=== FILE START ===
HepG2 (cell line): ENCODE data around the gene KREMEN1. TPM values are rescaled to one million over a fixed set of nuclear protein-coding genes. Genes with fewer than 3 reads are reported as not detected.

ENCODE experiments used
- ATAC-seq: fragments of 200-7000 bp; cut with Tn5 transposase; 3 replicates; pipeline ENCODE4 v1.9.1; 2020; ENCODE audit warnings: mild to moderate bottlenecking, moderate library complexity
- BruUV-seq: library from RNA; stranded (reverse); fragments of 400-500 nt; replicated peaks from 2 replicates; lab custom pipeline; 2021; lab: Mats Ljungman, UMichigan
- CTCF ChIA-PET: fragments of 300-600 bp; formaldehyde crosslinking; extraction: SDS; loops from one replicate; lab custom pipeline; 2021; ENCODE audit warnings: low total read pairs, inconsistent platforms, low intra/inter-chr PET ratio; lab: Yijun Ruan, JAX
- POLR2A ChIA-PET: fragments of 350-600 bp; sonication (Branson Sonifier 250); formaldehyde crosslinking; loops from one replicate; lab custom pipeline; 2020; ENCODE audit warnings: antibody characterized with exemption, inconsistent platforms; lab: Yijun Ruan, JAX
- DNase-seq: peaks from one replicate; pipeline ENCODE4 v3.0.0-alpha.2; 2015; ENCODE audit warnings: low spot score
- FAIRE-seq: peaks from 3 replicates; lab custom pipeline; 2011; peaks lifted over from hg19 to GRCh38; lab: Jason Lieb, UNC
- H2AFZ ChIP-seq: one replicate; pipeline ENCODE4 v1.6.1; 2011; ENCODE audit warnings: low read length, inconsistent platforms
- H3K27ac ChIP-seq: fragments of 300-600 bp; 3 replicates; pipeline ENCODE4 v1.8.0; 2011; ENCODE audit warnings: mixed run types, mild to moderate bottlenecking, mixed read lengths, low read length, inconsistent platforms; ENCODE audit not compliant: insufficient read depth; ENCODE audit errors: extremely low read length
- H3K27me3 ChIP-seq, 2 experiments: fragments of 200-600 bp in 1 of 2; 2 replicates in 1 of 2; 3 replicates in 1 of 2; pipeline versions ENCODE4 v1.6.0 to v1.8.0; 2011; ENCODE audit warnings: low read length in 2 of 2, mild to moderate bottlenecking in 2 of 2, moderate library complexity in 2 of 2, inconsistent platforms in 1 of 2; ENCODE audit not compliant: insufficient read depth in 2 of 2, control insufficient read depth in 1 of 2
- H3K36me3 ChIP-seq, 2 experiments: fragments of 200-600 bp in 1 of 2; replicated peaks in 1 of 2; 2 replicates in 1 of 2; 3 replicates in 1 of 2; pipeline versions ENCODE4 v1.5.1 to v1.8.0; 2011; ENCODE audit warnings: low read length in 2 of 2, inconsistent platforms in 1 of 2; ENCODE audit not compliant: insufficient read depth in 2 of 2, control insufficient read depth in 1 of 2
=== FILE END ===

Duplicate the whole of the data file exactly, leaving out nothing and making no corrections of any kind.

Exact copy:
HepG2 (cell line): ENCODE data around the gene KREMEN1. TPM values are rescaled to one million over a fixed set of nuclear protein-coding genes. Genes with fewer than 3 reads are reported as not detected.

ENCODE experiments used
- ATAC-seq: fragments of 200-7000 bp; cut with Tn5 transposase; 3 replicates; pipeline ENCODE4 v1.9.1; 2020; ENCODE audit warnings: mild to moderate bottlenecking, moderate library complexity
- BruUV-seq: library from RNA; stranded (reverse); fragments of 400-500 nt; replicated peaks from 2 replicates; lab custom pipeline; 2021; lab: Mats Ljungman, UMichigan
- CTCF ChIA-PET: fragments of 300-600 bp; formaldehyde crosslinking; extraction: SDS; loops from one replicate; lab custom pipeline; 2021; ENCODE audit warnings: low total read pairs, inconsistent platforms, low intra/inter-chr PET ratio; lab: Yijun Ruan, JAX
- POLR2A ChIA-PET: fragments of 350-600 bp; sonication (Branson Sonifier 250); formaldehyde crosslinking; loops from one replicate; lab custom pipeline; 2020; ENCODE audit warnings: antibody characterized with exemption, inconsistent platforms; lab: Yijun Ruan, JAX
- DNase-seq: peaks from one replicate; pipeline ENCODE4 v3.0.0-alpha.2; 2015; ENCODE audit warnings: low spot score
- FAIRE-seq: peaks from 3 replicates; lab custom pipeline; 2011; peaks lifted over from hg19 to GRCh38; lab: Jason Lieb, UNC
- H2AFZ ChIP-seq: one replicate; pipeline ENCODE4 v1.6.1; 2011; ENCODE audit warnings: low read length, inconsistent platforms
- H3K27ac ChIP-seq: fragments of 300-600 bp; 3 replicates; pipeline ENCODE4 v1.8.0; 2011; ENCODE audit warnings: mixed run types, mild to moderate bottlenecking, mixed read lengths, low read length, inconsistent platforms; ENCODE audit not compliant: insufficient read depth; ENCODE audit errors: extremely low read length
- H3K27me3 ChIP-seq, 2 experiments: fragments of 200-600 bp in 1 of 2; 2 replicates in 1 of 2; 3 replicates in 1 of 2; pipeline versions ENCODE4 v1.6.0 to v1.8.0; 2011; ENCODE audit warnings: low read length in 2 of 2, mild to moderate bottlenecking in 2 of 2, moderate library complexity in 2 of 2, inconsistent platforms in 1 of 2; ENCODE audit not compliant: insufficient read depth in 2 of 2, control insufficient read depth in 1 of 2
- H3K36me3 ChIP-seq, 2 experiments: fragments of 200-600 bp in 1 of 2; replicated peaks in 1 of 2; 2 replicates in 1 of 2; 3 replicates in 1 of 2; pipeline versions ENCODE4 v1.5.1 to v1.8.0; 2011; ENCODE audit warnings: low read length in 2 of 2, inconsistent platforms in 1 of 2; ENCODE audit not compliant: insufficient read depth in 2 of 2, control insufficient read depth in 1 of 2